You can get a full wellness panel PLUS vitamin D level - with over 50 individual laboratory tests screen for cardiovascular risk, major organ function, anemia, diabetes, infection, blood disease and other indications of illness - as part of this wellness panel. You can order also order lab tests from the comfort of your own home, without having to take time off from work to go to the doctor to just get an order to go to the lab. Order your tests here. We’ve been working with Direct Labs since 2004. You can trust them AND get your labs at a deep discount over using your insurance. If you have an HSA plan, perhaps you can turn in the cost of the tests for reimbursement.
Another assessment for the health of your colon is a stool test to assess the balance of biomarkers grouped into key areas relating to GI function:
Maldigestion - do you have adequate digestive enzymes?
Inflammation - do you have inflammatory markers?
Dysbiosis - do you have an imbalance in your microbiome?
Metabolite Imbalance - do you have inflammatory markers, such as calprotectin, EPX and sIgA in your gut?
Infection - do you have an overgrowth of pathogenic bacteria generally not tested for in ‘ova and parasite’ routine screening?
There are several labs that do this type of advanced testing but Cyrex, Genova and Doctors Data are the three I am most familiar with. They all have advanced tests you can order and do at home. They also offer phone consultations to help with interpretation and recommendations.
Keep Your Colon Healthy: Food
The best basic foods for a health GI tract are fresh fruits, a healthy portion of raw or lightly steamed vegetables, beans, whole grains (preferably gluten-free options) and healthy fats, such as avocados, olives, and both olive and coconut oil.
You may also be able to prevent polyps by increasing your intake of vitamin D and calcium. Foods that are rich in vitamin D and calcium include:
yogurt, milk, cheese - sources of vitamin D
fish, eggs, poultry: Fish and poultry are alternative sources of protein and have been shown to reduce the risk of colon cancer and adenoma. Good fish choices are salmon, swordfish, white fish, and clean tuna.
Most of the time, it’s not possible to get enough vitamin D solely from food. Years ago, vitamin D deficiencies were rare when people rolled up their sleeves and worked outside from sun-up to sun-down. But as work shifted from farms to offices, that changed. Because pigmentation can reduce vitamin D production in the skin by over 90%, black and hispanic populations are at particular risk of vitamin D deficiency.
Vitamin K is another fat-soluble vitamin that exists in two forms: vitamin K1 (phylloquinone, mainly found in green leafy vegetables) and vitamin K2 (menaquinone, primarily found in fermented dairy.)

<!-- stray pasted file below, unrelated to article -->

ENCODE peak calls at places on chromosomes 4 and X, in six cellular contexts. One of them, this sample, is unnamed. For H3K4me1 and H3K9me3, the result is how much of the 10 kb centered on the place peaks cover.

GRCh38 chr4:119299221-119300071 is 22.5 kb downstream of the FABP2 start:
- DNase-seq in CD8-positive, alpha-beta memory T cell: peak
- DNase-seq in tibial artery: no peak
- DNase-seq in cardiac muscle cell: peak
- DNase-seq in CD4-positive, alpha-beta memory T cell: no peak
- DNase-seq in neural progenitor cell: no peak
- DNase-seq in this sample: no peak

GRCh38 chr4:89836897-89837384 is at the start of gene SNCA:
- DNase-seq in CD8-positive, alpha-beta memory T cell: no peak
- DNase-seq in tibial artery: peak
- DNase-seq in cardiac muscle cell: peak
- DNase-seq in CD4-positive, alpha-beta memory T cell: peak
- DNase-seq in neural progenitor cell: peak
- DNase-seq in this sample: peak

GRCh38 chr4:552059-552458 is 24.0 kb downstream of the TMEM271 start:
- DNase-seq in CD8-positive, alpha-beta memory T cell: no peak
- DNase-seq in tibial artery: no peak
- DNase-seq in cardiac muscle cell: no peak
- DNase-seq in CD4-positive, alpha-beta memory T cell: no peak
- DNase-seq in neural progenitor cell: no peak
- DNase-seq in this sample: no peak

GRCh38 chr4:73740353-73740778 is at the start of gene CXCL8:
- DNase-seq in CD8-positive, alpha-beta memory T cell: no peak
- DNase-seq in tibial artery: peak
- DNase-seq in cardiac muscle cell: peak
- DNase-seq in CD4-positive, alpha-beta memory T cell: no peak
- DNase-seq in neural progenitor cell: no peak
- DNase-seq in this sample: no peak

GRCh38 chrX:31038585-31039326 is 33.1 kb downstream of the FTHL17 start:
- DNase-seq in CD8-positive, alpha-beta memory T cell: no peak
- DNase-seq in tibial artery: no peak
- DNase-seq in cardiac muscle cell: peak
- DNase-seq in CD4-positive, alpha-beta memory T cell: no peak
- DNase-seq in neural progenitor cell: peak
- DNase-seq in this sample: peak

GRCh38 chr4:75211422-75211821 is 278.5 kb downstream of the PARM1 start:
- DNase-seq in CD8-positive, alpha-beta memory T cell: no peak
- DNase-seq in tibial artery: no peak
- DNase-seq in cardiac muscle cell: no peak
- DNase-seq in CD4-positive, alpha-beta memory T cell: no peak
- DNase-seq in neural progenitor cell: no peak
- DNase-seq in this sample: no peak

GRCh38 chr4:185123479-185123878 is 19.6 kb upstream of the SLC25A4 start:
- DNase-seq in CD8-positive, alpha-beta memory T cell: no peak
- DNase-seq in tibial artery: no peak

They work together synergistically: Vitamin D3 directs the absorption of calcium from your intestines into the blood. Vitamin K2 takes it from there, directing that calcium into your bones.
I advise that an optimal level of 25-hydroxyvitamin D should be between 80-100 ng/mL. Most people need to take between 2,000-10,000 IU (50 mcg-250 mcg) daily to achieve and sustain this level.
For vitamin K, current research has found high 180 μg/day resulted in improved clinical results compared to lower-dose supplementation. Opti Vitamin D3+K2 provides 180 mcg of MenaQ7® PRO, the most widely studied form of vitamin K2. Some people need more depending on the status of their bone and arterial health. If you’re not sure where you stand, ask your doctor to order a blood test for both 25-OH Vitamin D and Vitamin K or order the tests from home (except if you live in New York) through DirectLabs and this link.
Fermentation is one of the most ancient methods of food preparation in the world. It is defined as a ‘technology in which the growth and metabolic activities of microorganisms are used to preserve foods.’ Fermentation also increases the shelf life of foods, especially highly perishable foods, so it is a preferred way for food storage in developing countries.
Food fermentation can be complicated and can loosely be divided into two categories: aerobic fermentation, and anaerobic fermentation. During fermentation, microorganisms are used to synthesize vitamins and minerals, produce biologically active peptides, and remove some toxins.
Biologically active peptides are also well known for their health benefits. Among these peptides, conjugated linoleic acids (CLA) have a blood pressure lowering effect, bacteriocins show antimicrobial effects, sphingolipids have anti-carcinogenic and anti-microbial properties. Bioactive peptides also exhibit antioxidant, anti-microbial, anti-fungal, anti-inflammatory, and anti-allergenic effects. The most common fermented foods include kefir, sauerkraut, natto, kombucha, kimchi and miso. This paper is a long and detailed explanation of the benefits of fermented foods.
This website provides a good list of foods, in a variety of categories, to help keep your colon healthy.
Keep Your Colon Healthy: Supplements